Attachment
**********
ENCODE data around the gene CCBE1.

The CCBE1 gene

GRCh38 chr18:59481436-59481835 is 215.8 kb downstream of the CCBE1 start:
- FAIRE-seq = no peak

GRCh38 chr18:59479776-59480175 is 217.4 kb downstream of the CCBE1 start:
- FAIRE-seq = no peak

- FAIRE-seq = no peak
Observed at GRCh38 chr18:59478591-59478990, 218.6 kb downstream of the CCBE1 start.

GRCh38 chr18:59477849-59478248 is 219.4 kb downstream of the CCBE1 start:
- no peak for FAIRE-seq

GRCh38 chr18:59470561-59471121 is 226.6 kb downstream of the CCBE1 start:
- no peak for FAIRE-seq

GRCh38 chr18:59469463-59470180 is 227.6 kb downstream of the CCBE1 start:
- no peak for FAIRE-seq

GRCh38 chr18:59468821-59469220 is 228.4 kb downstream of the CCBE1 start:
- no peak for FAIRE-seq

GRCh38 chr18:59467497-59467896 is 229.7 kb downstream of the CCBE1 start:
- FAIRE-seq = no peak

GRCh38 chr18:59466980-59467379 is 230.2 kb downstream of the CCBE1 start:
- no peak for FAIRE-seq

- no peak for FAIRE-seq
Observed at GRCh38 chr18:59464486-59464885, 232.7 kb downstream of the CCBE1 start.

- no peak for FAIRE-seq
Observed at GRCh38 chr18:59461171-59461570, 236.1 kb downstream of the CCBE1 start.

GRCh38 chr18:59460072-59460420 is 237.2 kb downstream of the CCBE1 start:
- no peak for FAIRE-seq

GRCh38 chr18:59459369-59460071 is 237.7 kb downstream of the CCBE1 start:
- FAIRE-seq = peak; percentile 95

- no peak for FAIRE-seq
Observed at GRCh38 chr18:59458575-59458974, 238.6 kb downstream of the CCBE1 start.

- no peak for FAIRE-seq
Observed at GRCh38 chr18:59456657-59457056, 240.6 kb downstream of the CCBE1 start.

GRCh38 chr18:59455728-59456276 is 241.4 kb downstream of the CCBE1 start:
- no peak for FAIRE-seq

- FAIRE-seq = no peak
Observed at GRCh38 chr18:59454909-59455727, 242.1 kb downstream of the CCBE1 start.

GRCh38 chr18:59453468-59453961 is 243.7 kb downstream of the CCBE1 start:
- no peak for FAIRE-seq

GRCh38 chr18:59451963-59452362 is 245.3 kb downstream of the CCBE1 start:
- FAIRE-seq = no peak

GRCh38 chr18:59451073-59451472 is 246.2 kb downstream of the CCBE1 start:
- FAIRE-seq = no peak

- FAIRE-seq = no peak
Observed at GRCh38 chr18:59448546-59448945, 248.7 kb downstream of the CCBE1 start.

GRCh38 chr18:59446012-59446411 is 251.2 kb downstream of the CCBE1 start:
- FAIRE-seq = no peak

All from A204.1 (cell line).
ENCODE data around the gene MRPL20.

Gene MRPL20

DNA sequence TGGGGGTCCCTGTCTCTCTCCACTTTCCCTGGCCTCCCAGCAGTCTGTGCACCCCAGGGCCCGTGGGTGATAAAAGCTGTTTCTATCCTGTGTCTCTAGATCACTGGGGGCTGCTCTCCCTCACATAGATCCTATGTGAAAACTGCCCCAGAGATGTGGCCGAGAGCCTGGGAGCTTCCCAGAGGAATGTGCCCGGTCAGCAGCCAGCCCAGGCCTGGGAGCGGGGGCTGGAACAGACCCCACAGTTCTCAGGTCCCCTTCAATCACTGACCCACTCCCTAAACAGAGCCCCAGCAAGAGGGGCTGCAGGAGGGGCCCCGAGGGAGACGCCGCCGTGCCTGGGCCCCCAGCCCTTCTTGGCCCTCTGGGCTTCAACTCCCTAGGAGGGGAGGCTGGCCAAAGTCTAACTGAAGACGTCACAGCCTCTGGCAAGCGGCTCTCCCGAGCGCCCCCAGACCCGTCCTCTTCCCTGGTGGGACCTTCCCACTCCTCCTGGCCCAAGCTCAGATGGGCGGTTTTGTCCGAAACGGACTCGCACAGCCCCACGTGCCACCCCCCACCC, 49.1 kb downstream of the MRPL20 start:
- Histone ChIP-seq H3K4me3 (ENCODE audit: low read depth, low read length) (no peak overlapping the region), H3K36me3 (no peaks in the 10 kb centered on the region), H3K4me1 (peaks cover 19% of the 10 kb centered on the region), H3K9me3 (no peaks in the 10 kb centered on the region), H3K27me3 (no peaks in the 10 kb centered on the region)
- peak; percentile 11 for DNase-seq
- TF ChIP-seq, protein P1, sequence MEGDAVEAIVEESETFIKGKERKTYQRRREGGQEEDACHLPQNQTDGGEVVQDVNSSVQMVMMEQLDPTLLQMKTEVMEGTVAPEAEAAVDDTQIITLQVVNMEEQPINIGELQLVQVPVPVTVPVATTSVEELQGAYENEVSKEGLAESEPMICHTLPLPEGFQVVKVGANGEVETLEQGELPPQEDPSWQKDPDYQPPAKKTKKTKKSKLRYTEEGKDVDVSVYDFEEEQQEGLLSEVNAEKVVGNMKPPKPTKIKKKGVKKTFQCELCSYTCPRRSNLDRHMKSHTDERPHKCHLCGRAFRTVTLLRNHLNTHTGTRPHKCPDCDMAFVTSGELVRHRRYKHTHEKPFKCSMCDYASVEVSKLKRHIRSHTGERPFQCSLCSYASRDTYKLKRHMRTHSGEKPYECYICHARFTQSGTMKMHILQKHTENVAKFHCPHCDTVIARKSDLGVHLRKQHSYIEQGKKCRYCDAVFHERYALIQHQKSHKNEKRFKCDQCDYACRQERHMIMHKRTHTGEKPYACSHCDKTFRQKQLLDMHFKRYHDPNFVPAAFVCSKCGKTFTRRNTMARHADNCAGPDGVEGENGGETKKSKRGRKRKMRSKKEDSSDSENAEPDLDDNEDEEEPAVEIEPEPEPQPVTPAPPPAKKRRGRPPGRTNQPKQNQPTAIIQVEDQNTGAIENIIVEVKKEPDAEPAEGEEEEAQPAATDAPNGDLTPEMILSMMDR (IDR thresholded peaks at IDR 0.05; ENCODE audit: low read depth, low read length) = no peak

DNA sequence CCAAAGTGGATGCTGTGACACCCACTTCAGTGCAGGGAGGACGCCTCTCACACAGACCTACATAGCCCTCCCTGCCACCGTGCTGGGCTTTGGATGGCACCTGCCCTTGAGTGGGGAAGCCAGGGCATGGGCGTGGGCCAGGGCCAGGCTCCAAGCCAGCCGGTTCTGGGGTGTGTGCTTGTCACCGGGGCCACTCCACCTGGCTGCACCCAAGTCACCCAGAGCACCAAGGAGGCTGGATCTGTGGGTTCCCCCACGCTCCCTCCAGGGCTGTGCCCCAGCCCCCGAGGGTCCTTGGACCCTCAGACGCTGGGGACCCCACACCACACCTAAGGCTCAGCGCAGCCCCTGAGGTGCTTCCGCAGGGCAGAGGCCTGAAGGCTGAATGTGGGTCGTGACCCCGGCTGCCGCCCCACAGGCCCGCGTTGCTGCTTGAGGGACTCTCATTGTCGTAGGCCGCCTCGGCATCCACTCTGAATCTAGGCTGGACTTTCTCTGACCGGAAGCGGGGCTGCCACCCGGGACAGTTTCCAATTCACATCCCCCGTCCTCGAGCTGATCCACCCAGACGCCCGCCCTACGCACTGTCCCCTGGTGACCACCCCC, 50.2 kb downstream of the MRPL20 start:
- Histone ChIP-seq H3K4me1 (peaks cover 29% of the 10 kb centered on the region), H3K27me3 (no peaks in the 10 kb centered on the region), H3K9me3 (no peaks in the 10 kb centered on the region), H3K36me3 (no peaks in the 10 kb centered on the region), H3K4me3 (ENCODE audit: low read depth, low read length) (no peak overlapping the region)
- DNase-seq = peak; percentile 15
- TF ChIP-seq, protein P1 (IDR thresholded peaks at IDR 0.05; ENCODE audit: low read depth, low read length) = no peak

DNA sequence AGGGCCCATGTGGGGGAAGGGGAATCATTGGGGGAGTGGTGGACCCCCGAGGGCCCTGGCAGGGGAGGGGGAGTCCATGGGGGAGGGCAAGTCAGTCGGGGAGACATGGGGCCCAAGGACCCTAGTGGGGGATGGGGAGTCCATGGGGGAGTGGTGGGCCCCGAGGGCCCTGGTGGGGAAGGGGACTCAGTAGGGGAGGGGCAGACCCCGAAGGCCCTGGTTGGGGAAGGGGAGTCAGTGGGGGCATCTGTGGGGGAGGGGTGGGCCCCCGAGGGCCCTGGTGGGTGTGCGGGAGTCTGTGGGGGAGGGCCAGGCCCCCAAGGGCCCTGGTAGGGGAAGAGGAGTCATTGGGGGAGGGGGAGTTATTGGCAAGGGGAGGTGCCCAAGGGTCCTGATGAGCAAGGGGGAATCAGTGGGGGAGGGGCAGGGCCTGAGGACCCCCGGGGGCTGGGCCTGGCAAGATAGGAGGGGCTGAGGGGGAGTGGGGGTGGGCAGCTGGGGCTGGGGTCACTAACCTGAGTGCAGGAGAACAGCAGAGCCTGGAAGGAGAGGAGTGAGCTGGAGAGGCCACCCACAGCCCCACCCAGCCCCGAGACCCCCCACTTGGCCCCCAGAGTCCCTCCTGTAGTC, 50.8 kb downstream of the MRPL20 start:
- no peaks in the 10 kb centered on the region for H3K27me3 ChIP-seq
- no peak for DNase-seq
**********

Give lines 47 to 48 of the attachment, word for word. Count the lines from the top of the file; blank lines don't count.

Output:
All from A204.1 (cell line).
ENCODE data around the gene MRPL20.